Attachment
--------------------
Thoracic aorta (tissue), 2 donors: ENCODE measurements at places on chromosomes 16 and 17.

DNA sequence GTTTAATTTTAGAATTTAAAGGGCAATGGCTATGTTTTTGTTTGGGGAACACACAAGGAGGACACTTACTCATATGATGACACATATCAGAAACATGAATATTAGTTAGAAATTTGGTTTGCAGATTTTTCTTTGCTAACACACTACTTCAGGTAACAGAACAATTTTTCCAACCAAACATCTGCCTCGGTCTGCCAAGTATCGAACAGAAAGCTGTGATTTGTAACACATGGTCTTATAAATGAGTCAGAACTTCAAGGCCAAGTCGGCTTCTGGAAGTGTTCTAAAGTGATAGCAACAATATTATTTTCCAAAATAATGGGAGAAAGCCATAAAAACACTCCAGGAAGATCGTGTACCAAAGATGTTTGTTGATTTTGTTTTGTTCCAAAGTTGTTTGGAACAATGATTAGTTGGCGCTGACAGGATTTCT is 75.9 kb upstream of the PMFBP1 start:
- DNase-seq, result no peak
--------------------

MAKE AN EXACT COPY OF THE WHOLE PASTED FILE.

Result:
Thoracic aorta (tissue), 2 donors: ENCODE measurements at places on chromosomes 16 and 17.

DNA sequence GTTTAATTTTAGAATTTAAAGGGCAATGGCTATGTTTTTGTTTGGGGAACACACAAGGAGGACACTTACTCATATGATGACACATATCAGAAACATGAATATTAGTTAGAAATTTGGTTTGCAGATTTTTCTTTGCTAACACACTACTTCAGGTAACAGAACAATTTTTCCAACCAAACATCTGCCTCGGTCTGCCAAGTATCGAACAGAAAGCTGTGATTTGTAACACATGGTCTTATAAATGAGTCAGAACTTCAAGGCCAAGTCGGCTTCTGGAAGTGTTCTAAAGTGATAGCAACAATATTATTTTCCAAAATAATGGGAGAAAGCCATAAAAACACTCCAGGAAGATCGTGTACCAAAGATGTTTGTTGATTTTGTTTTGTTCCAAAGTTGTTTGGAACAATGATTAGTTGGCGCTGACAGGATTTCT is 75.9 kb upstream of the PMFBP1 start:
- DNase-seq, result no peak